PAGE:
Oesophagostomum species

Clinical signs

Acute infections are the result of larval penetrations of the intestinal mucosa during the prepatent period. Diarrhea is the usual clinical sign in these cases and may be accompanied by weight loss and submandibular edema ("bottle jaw") in ruminants.

Chronic oesophagostomosis is most common in sheep and is due to repeated infections. Intermittent diarrhea accompanied by loss of appetite are the usual clinical signs and in more severe chronic cases sheep may become emaciated and anemic.

Infections in pigs may produce a range of clinical signs including acute diarrhea and a syndrome in adult females called the "thin sow syndrome" - a chronic infection  with periodic acute flare-ups due to the resumption of development of hypobiotic larvae during spring farrowing. This syndrome shows as weight loss after farrowing and reduced milk production with adverse effects on the growth of litters.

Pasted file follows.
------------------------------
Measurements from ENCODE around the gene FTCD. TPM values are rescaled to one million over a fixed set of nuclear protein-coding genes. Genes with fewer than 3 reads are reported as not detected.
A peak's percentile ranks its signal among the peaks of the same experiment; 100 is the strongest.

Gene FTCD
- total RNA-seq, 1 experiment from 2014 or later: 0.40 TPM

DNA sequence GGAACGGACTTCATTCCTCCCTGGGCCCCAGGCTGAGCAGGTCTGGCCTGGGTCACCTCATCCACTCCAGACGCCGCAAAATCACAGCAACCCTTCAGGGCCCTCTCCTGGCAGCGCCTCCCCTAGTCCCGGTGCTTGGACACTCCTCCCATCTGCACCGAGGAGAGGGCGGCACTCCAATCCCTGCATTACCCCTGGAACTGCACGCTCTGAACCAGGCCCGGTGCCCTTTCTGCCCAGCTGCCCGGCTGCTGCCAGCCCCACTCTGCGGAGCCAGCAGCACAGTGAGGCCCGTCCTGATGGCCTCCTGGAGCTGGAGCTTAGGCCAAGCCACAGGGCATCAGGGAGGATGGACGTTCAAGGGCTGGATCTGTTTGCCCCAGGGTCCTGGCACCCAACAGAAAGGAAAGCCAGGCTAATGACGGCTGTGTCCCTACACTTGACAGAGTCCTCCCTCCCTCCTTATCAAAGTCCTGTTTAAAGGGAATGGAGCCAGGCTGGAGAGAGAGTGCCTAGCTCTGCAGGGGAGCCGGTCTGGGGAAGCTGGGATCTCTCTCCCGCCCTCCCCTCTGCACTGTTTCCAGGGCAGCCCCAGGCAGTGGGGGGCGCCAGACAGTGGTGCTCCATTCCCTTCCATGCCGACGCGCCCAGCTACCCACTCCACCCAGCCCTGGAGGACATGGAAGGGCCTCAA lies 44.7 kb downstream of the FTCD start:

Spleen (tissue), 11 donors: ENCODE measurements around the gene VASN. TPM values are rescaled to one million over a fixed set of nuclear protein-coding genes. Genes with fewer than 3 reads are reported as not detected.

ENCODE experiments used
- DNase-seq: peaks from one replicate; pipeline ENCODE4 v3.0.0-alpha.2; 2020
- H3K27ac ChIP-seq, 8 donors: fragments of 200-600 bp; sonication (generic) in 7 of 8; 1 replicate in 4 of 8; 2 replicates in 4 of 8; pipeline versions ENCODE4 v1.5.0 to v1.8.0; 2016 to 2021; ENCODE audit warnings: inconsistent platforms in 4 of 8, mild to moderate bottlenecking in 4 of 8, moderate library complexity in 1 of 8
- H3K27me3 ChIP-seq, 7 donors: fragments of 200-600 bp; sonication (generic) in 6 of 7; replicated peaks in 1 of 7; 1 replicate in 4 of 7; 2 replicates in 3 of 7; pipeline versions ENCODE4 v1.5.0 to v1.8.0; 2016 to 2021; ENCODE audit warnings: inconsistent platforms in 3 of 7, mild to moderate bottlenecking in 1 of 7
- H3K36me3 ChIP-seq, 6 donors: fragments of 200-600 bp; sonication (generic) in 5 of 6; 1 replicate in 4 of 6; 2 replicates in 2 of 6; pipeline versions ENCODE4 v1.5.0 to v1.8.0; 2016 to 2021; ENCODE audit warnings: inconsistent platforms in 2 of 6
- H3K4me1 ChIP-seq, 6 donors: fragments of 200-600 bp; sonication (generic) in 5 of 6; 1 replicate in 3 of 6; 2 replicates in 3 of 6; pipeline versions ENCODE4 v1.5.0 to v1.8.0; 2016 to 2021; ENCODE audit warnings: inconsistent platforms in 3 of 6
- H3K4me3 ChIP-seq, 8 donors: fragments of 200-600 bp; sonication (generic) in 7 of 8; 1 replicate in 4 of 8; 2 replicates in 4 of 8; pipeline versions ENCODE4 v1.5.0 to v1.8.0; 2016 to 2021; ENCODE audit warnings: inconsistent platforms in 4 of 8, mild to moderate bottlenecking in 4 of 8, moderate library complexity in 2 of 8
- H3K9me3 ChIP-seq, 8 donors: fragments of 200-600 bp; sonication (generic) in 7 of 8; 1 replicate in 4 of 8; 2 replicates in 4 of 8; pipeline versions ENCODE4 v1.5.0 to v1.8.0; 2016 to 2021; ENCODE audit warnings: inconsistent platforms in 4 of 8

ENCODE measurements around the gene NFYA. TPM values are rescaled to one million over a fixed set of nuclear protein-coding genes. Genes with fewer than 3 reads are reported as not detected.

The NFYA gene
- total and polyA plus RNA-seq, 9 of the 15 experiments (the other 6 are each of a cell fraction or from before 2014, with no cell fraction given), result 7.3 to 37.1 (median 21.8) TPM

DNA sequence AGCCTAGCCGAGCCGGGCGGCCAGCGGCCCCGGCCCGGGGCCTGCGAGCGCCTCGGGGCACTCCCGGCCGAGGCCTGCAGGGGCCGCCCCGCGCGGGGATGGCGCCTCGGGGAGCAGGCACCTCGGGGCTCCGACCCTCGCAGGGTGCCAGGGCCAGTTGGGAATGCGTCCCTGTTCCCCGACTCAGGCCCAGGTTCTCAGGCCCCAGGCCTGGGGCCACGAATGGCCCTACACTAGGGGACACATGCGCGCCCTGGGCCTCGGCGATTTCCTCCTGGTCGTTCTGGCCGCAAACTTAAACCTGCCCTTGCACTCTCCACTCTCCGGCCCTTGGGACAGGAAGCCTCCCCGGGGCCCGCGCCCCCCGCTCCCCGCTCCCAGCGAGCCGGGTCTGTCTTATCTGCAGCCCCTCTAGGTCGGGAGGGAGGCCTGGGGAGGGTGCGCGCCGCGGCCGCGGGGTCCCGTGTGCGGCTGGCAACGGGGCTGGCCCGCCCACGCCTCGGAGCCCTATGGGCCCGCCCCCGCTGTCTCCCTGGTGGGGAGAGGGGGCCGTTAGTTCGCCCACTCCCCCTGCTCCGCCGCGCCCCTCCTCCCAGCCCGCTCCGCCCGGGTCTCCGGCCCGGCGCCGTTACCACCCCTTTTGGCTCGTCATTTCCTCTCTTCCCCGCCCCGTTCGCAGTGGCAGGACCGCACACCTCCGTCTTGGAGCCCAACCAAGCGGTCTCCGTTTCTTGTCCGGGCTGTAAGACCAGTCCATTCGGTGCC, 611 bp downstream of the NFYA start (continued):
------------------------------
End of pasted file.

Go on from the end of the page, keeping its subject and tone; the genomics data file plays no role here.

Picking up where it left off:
In acute infections clinical signs will occur during the prepatent period and diarrhea will occur without strongyle-type eggs being seen in the feces of infected animals. In chronic infections, strongyle-type eggs will be commonly seen but are indistinguishable from eggs produced by other strongyle nematodes. Necropsies will show the classic nodular lesions throughout the small and large intestines

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Growing pigs (4-5 months old) with acute diarrhea due to a prepatent infection with Oesophagostomum dentatum

Strongyle-type eggs from a patent experimental infection with Oesophagostomum dentatum in pigs.



Parasites and Parasitic Diseases of Domestic Animals
Dr. Colin Johnstone (principal author)
Copyright 1998 University of Pennsylvania
This page was last modified on January 24, 2000